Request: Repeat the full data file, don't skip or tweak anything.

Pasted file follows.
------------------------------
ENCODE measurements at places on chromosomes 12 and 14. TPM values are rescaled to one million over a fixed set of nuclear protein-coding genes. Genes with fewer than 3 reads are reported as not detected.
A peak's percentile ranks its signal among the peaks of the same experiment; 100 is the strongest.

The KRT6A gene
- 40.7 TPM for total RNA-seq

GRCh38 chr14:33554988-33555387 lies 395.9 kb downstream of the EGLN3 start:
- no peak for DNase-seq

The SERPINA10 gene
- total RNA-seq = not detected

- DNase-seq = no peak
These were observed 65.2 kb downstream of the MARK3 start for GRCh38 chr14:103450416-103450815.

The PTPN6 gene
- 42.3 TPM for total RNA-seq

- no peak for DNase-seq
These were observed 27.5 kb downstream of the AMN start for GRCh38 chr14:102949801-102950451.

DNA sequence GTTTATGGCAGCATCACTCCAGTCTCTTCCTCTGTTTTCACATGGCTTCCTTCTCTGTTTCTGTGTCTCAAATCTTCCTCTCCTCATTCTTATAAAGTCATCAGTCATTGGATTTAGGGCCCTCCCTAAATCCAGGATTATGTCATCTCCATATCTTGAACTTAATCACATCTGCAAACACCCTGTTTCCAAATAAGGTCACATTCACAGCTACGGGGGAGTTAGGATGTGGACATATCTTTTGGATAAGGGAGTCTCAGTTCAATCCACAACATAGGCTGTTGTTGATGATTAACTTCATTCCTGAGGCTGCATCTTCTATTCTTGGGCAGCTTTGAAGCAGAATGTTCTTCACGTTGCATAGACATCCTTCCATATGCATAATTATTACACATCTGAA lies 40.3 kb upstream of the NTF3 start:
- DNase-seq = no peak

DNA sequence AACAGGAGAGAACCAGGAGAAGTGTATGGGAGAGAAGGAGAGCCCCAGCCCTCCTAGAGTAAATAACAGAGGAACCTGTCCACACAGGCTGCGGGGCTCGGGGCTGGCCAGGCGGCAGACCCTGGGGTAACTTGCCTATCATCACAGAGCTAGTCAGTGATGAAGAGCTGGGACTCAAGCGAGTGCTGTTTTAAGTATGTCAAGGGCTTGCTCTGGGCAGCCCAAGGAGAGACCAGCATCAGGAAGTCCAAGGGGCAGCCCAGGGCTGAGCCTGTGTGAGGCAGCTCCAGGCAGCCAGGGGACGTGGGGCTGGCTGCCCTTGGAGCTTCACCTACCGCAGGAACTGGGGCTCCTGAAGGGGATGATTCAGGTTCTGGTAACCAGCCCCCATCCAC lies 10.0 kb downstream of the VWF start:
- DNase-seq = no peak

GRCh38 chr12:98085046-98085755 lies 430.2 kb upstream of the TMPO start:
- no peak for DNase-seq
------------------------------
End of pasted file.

ENCODE measurements at places on chromosomes 12 and 14. TPM values are rescaled to one million over a fixed set of nuclear protein-coding genes. Genes with fewer than 3 reads are reported as not detected.
A peak's percentile ranks its signal among the peaks of the same experiment; 100 is the strongest.

The KRT6A gene
- 40.7 TPM for total RNA-seq

GRCh38 chr14:33554988-33555387 lies 395.9 kb downstream of the EGLN3 start:
- no peak for DNase-seq

The SERPINA10 gene
- total RNA-seq = not detected

- DNase-seq = no peak
These were observed 65.2 kb downstream of the MARK3 start for GRCh38 chr14:103450416-103450815.

The PTPN6 gene
- 42.3 TPM for total RNA-seq

- no peak for DNase-seq
These were observed 27.5 kb downstream of the AMN start for GRCh38 chr14:102949801-102950451.

DNA sequence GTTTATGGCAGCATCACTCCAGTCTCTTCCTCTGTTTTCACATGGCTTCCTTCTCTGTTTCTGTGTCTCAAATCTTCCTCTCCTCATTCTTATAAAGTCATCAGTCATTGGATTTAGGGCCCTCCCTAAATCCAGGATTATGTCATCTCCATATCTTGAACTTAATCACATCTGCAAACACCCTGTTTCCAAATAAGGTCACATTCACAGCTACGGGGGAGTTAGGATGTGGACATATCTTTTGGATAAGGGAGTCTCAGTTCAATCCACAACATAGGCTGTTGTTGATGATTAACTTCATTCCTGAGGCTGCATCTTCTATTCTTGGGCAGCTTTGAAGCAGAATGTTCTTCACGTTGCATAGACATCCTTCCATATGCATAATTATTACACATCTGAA lies 40.3 kb upstream of the NTF3 start:
- DNase-seq = no peak

DNA sequence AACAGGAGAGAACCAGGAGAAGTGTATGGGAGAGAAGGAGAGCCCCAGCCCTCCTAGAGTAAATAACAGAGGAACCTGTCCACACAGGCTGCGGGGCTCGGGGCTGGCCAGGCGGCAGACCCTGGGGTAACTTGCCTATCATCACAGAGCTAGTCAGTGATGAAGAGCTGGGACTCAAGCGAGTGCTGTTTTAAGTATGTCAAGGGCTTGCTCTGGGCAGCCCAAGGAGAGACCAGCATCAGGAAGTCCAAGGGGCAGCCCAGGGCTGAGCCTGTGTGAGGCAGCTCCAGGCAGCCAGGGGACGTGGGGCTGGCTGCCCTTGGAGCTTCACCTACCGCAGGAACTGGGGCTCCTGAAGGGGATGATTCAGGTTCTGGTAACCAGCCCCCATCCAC lies 10.0 kb downstream of the VWF start:
- DNase-seq = no peak

GRCh38 chr12:98085046-98085755 lies 430.2 kb upstream of the TMPO start:
- no peak for DNase-seq